Album: Hot Buttered Soul
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While there are many amazing and indispensable figures throughout the history of music, few can be called true luminaries, having impact across every genre throughout a number of decades. For these elite few musicians, there are few titles that are fitting, as their names alone have become a definition in itself. A majority of these icons of music paid their dues during the late 1950’s and 1960’s, as due to both culture and technology, mainstream music was splintering off into countless new directions. Though this period is perhaps best defined by the albums that came out of Motown Records in Detroit, and equally important musical hotspot was Memphis’ own Stax/Volt Records. Home to the likes of Sam & Dave, Otis Redding, and of course Booker T & The M.G.’s, it was in the halls of Stax that soul music was being redefined. At the forefront of this new style of soul there was one man, and there are few musicians show have been as pivotal in the development of music as the great Isaac Hayes. After spending a number of years as a backing musician and writer, Hayes finally stepped into the spotlight in 1967 with his legendary debut, and it was here that he proved that there were no limit to his talents. However, Hayes would accomplish what was thought to be impossible, as his sophomore solo effort, 1969’s Hot Buttered Soul, not only equaled the impact of his debut, but surpassed it. Containing only four songs, yet running over forty-five minutes, there is not a dull moment to be found, and the record opened new doors in the funk and soul sound, paving the way for a majority of the music that was recorded over the next decade. Bringing all of his talents and musical vision into focus, few songs bring as strong and unique a groove as one finds in Isaac Hayes’ 1969 classic, “Hyperbolicsyllabicsequedalymistic.”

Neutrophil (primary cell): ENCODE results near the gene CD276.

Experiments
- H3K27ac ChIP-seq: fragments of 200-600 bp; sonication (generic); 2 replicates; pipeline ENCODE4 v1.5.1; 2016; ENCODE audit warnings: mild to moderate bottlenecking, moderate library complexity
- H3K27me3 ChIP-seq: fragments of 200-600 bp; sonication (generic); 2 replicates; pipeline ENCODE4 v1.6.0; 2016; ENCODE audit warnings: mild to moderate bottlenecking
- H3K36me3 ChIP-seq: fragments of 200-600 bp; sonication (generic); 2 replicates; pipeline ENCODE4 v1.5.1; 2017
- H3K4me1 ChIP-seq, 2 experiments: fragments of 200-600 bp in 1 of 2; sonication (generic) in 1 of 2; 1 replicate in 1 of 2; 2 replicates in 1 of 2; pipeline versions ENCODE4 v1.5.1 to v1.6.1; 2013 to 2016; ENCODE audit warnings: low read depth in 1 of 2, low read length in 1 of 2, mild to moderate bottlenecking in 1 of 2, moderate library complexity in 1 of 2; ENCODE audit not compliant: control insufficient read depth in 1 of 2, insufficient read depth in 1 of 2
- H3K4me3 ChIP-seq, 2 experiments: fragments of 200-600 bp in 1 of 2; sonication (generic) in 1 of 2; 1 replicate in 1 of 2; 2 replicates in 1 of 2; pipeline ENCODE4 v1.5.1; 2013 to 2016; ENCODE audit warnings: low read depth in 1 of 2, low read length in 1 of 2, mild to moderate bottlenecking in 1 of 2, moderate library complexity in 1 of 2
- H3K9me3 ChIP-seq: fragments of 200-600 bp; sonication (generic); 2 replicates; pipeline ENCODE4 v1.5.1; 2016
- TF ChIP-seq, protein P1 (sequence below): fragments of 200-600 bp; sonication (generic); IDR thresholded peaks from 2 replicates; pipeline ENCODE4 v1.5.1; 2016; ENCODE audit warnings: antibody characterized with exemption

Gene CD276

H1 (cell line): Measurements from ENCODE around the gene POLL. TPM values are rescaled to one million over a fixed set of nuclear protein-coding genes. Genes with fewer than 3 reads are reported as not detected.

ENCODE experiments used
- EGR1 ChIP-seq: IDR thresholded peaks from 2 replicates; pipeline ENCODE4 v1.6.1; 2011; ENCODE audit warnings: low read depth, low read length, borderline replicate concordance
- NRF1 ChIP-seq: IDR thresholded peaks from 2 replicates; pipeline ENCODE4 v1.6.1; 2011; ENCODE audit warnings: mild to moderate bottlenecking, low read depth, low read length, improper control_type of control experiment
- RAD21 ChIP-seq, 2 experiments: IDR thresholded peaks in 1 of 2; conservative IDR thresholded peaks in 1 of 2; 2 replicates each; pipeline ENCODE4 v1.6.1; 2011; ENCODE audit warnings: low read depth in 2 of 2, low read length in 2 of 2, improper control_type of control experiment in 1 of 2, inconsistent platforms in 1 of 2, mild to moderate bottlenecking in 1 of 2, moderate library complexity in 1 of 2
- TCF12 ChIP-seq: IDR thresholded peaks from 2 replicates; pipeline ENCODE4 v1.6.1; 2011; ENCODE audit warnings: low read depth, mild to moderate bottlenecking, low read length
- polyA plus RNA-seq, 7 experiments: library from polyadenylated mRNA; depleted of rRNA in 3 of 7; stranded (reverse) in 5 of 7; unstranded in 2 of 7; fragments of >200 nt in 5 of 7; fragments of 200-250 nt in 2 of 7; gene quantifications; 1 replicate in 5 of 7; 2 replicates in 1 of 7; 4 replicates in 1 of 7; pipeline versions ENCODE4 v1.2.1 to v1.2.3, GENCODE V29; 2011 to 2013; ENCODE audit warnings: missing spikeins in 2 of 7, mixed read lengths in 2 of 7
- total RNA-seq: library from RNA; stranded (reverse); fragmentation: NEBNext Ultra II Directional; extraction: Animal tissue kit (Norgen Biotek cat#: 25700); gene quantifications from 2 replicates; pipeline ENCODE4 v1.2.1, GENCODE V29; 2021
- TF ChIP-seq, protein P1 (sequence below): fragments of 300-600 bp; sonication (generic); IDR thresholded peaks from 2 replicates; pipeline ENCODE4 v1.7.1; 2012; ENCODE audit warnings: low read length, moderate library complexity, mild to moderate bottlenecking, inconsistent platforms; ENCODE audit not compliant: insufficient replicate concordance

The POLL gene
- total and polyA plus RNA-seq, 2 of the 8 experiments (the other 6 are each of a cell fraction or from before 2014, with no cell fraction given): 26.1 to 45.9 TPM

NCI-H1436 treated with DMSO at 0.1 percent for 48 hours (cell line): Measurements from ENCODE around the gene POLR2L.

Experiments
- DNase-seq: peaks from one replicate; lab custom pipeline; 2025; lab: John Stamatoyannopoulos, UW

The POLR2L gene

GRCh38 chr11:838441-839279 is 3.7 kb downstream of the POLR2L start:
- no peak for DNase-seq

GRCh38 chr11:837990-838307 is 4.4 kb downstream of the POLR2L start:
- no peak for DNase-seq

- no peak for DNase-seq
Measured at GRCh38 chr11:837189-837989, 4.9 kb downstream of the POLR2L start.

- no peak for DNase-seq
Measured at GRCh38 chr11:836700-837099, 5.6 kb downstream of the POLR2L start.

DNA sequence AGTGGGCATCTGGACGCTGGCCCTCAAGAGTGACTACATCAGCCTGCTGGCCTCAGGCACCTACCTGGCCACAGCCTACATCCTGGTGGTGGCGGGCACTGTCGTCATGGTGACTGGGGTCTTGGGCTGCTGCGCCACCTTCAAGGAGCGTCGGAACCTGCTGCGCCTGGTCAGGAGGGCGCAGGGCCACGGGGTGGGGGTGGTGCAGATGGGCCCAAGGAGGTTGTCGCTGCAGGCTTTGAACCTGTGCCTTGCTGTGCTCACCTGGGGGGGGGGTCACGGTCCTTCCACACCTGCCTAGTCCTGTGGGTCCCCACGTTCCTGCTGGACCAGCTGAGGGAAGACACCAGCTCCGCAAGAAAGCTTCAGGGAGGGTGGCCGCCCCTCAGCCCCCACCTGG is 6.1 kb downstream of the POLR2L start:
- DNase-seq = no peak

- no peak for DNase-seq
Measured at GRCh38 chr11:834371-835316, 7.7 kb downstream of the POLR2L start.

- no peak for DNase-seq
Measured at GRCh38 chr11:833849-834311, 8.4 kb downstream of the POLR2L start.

After an almost danced piano intro, Haeys’ entire backing band, The Bar-Kays, drop in at full strength, and the power with which the hook and groove hit is unrivaled to this day. The stinging, funky guitar from Michael Toles brings together funk, soul, and blues in an unprecedented manner, and it is his tone here that would become the blueprint for the genre over the next decade. The rhythm section found here is unquestionably one of the greatest in history, as drummer Willie Hall and bassist James Alexander bring a movement to “Hyperbolicsyllabicsequedalymistic” that defies description. Crossing through nearly every style of music, the thump of the bass presents the ideal contrast to the “walk” that came from Motown. Rounding out the sound on the song is Hayes himself on piano, and the way in which he slides in and around his bandmates brings to mind the idea of it often being about where you don’t play that makes a melody so fantastic. However, about halfway through “Hyperbolicsyllabicsequedalymistic,” breaks out into one of the most soulful solos ever recorded, and he seems to be able to simultaneously hit the keys with an amazing power, whilst keeping the overall mood smooth and somehow soft. The song moves into an all out funk jam, and it is here that Alexander and Toles shows the full power of the Bar-Kays, as the intricate grooves and patterns they create are truly monumental. The song continues to build, with an almost overwhelming tension, before fading out, wondering just how long the band jammed and what extraordinary musical moments remain unheard.